New school or old school? Technologists versus traditionalists? Digital or film?
The debate over which medium will rule the future of motion pictures continues to rage, with events on both coasts propagating the controversy. Directors, cinematographers, and almost every other type of media professional flocked to the Tribeca Film Festival in New York City and the National Association of Broadcasters show in Las Vegas to see the latest advances in film technology.
This year’s TFF embodied the transition from the old standard to the new. Amateur documentarians and filmmakers abounded, with many making their debuts. But instead of all the new films or respective media, the most fascinating aspect of the festival was a debate during the Tribeca Talks panel ‘New Filmmaker in the Digital Age.’
The panel, moderated by Panavision’s Peter Brogna, featured directors and a producer in this years festival, including ‘Bluebird’ director Lance Edmands, ‘A Birder’s Guide to Everything’ director Rob Meyer, ‘The Pretty One’ director Jenee LaMarque, and ‘Run and Jump’ producer Tamara Anghie.
They focused on ‘Side by Side,’ a 2012 documentary produced by Keanu Reeves, that explores the transition from 35mm film to digital through interviews with major Hollywood directors and cinematographers. The panel weighed digital versus film by reflecting on ‘Side by Side’s’ use of digital, allowing a more fearless set, as opposed to film, which has the highest overhead.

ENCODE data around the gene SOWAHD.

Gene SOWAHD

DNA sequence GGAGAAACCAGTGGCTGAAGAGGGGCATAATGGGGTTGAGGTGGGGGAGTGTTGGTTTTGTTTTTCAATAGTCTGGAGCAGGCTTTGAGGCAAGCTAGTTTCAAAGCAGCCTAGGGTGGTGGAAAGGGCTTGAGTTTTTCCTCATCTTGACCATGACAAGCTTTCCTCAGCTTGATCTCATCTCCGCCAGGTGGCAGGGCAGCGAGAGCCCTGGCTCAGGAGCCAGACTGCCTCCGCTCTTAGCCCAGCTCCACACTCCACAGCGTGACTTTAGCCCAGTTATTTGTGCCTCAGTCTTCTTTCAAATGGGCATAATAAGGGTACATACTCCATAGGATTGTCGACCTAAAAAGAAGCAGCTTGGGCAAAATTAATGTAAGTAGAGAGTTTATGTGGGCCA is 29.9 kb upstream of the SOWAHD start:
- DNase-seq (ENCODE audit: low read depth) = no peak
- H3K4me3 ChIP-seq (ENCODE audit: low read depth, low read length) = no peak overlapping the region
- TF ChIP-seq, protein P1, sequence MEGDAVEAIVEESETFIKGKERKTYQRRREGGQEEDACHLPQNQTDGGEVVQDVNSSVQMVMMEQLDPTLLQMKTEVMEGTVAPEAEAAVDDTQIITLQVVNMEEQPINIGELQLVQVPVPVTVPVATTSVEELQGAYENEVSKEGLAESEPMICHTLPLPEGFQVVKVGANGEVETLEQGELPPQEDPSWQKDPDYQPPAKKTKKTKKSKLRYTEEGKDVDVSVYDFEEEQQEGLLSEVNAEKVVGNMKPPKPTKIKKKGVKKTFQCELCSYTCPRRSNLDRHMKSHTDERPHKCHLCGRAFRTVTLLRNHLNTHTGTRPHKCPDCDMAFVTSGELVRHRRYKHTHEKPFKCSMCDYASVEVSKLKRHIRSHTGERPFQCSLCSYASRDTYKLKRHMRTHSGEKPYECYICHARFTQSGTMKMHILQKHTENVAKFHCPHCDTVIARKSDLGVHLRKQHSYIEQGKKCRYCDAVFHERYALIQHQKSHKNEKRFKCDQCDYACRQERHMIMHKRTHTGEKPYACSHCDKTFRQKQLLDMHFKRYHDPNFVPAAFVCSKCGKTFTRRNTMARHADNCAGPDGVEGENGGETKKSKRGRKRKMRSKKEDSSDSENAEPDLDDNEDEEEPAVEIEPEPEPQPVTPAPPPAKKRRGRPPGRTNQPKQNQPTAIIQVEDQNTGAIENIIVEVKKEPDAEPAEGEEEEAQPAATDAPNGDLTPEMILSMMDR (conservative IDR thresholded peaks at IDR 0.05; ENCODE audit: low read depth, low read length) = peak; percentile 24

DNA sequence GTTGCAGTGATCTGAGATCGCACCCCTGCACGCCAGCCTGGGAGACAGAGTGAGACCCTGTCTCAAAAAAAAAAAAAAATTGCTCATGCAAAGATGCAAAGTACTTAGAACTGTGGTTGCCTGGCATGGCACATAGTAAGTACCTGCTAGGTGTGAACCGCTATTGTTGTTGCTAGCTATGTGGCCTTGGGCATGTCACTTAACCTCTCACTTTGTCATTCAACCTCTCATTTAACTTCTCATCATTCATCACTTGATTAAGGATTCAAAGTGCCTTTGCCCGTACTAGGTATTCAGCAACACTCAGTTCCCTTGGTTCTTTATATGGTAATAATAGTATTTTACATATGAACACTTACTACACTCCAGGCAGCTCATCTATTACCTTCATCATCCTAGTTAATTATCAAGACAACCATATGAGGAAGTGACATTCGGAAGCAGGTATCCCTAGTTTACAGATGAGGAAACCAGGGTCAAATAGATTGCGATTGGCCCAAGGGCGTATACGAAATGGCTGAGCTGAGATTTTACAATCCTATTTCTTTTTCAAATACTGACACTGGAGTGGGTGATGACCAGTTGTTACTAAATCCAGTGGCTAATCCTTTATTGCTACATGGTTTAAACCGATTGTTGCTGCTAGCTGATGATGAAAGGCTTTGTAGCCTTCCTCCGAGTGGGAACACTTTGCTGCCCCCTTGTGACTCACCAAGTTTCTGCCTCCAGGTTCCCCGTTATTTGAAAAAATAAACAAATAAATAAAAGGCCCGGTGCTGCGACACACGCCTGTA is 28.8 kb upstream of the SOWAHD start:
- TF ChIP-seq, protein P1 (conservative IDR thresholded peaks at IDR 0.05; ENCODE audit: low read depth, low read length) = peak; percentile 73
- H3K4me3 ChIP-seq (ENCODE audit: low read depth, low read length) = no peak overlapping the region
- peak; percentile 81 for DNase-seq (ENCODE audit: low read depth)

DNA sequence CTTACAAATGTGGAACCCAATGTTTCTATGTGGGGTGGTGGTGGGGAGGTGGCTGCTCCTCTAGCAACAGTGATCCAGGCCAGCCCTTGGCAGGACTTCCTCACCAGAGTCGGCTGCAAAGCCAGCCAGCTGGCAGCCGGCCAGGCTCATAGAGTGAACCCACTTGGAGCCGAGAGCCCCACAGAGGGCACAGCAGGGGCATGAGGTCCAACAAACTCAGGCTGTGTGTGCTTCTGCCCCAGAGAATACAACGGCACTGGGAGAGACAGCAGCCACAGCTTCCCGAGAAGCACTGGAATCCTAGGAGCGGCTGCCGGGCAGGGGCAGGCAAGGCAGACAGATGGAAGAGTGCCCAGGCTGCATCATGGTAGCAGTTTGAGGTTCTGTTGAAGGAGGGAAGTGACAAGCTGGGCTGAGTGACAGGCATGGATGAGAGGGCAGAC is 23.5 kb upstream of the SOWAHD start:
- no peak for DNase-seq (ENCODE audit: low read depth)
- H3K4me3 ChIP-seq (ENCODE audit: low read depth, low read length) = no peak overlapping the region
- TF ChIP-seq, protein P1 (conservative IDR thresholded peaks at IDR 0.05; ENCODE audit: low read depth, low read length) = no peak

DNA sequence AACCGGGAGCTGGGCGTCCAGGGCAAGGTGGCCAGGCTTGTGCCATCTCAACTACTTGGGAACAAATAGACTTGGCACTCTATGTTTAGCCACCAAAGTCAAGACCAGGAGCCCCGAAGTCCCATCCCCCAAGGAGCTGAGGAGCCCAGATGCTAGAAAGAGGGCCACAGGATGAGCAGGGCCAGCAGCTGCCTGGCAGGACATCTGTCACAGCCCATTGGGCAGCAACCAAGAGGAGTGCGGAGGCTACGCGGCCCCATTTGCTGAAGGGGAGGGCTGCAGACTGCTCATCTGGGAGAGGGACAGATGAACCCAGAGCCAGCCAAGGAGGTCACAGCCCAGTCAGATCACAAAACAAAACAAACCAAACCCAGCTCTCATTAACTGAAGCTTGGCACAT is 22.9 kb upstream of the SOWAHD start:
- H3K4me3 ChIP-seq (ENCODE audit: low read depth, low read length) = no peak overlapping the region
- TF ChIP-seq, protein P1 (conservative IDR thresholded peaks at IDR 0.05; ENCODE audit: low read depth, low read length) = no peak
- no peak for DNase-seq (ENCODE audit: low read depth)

Director Rob Meyer said film is too intimidating for young directors. “You can just hear the money burning,” Meyer said. However, director Jenee LaMarque, who ironically is a film (the medium) fan, seemed to deal film a fatal blow: “I think shooting on film would’ve lent a wonderful vintage quality to the film.”
Cue the 2013 NAB conference where the RED DRAGON 6K digital cinema camera premiered this year from RED Digital Cinema. Featuring a pixel array of 6144 x 3160, 16.5 stops of dynamic range and with variable frame rates up to 100 frames per second, the RED DRAGON is truly the camera of tomorrow.
With the body of the camera alone starting at $31,200, the future is surely expensive. But with digital cinematography cameras inching closer to the gold standard set decades ago by film, those who aspire to make motion pictures, without a monster Hollywood budget may see their work reach the big screen.
Film may be the name of the business, but it may not be the name of the medium for much longer.